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A Jetstar spokeswoman in Singapore acknowledges the two are negotiating an equity deal, but she says nothing has been decided yet.
Qantas owns 27 per cent of Ho Chi Minh City-based low-cost carrier Jetstar Pacific, while Vietnam’s State Capital Investment Corp. owns 70 per cent and Saigon Tourist Holding Co. owns the remainder.
Under the deal being negotiated, the two Vietnamese partners would sell their stakes to Vietnam Airlines, say industry executives, adding that the negotiations are in the advanced stages.
Vietnam Airlines CEO Pham Ngoc Minh said publicly last month that the airline wanted to have a low-cost carrier. The State Capital Investment Corp., meanwhile, has said publicly it wants to exit Jetstar Pacific.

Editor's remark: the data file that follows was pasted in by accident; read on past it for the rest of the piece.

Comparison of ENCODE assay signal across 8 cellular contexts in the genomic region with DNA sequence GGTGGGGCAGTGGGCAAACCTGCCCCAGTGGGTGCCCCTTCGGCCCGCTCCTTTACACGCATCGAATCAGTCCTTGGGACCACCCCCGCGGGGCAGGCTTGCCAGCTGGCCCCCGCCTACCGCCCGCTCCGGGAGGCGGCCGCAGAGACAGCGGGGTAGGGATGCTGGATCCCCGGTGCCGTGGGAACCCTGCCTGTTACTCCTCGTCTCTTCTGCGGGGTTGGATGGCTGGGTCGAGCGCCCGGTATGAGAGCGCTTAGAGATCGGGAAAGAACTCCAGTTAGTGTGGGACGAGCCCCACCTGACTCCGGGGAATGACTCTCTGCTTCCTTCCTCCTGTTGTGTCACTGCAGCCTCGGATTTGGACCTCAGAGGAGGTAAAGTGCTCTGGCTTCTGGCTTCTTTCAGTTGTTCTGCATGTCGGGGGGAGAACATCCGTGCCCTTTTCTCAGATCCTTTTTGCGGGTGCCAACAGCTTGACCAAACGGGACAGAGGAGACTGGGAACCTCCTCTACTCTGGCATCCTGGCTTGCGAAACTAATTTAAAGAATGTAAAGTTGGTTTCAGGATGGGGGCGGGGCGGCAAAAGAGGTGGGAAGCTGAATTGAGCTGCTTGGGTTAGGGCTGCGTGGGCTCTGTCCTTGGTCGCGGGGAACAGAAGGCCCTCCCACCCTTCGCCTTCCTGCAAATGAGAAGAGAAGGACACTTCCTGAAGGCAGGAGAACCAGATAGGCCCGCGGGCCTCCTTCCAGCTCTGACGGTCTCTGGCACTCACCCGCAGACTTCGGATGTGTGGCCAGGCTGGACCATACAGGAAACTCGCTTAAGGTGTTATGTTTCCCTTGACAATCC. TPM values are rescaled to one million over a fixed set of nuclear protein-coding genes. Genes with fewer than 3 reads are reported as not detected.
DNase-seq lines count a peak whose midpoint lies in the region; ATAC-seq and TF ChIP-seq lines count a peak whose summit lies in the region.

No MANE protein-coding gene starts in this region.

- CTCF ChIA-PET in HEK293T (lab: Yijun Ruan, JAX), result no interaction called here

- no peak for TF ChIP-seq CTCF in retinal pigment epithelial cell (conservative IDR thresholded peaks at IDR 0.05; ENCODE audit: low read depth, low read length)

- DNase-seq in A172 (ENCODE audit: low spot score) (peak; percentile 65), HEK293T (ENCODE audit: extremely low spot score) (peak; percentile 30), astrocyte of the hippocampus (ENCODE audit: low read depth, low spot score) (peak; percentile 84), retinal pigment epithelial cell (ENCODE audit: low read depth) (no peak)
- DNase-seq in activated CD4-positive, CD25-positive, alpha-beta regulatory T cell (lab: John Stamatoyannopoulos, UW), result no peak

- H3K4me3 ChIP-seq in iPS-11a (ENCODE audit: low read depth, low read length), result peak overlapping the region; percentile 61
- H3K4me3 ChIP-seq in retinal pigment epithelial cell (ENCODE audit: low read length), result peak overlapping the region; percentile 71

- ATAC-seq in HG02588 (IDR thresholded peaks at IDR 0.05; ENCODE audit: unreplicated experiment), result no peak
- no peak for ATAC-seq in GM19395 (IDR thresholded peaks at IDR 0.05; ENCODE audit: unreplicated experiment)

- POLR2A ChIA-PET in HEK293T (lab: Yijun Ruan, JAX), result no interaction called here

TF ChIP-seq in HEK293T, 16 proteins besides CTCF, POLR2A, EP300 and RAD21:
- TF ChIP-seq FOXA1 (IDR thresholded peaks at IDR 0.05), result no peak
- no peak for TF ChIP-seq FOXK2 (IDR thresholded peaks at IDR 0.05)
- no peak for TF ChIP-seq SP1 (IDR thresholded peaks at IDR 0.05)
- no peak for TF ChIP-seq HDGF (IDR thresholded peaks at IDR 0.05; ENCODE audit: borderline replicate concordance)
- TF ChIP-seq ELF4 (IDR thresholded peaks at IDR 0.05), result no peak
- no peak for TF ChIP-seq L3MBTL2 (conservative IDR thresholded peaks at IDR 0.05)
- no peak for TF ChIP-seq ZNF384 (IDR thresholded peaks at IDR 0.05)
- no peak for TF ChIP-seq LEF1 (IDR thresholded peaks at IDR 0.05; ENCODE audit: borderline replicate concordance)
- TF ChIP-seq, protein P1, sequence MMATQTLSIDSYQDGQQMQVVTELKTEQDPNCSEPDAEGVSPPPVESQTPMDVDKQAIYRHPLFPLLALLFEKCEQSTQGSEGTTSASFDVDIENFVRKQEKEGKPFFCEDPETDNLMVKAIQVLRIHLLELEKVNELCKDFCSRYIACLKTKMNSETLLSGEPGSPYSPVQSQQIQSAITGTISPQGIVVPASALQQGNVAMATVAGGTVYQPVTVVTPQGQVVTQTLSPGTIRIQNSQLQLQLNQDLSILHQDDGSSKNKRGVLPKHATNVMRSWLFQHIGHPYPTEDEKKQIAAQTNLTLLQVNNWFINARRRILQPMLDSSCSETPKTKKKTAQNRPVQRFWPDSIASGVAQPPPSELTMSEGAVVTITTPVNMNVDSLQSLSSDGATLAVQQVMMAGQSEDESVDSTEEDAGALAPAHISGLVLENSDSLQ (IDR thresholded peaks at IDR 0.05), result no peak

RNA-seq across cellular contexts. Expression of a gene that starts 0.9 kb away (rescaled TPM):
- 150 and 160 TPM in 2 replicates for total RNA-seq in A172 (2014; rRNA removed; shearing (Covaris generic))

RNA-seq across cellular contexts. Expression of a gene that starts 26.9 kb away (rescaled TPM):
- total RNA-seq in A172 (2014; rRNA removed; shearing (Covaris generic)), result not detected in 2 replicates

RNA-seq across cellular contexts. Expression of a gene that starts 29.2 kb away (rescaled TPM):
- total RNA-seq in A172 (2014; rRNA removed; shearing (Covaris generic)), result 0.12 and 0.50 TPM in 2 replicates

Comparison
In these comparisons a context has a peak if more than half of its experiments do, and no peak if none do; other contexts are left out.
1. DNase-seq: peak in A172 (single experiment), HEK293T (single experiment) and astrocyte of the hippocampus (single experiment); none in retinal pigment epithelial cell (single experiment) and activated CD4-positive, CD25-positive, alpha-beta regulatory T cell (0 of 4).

The Vietnamese low-cost carrier has struggled to make a profit, partly because the Vietnamese government—under the auspices of the Civil Aviation Administration of Vietnam (CAAV)—has been stymieing the carrier. Industry executives say the regulator has been doing this to help Vietnam Airlines remain the dominant airline in the country. The CAAV has taken issue with Jetstar Pacific’s use of the Jetstar brand, which the CAAV says is a foreign brand. Domestic air services should only be marketed under domestic brands, it says.
Another hurdle Jetstar Pacific faces is that many of the airport services—namely aircraft fuel, catering and ground-handling—are controlled by Vietnam Airlines. The two have had an ongoing dispute over fuel, with Vietnam Airlines claiming Jetstar Pacific has not paid its fuel bills on time.
Industry executives say if Vietnam Airlines buys into Jetstar Pacific, it would be a boon for Qantas and Jetstar because Vietnam Airlines would then have a vested interest in seeing Jetstar Pacific succeed. Vietnam Airlines also brings to the table political connections for Qantas.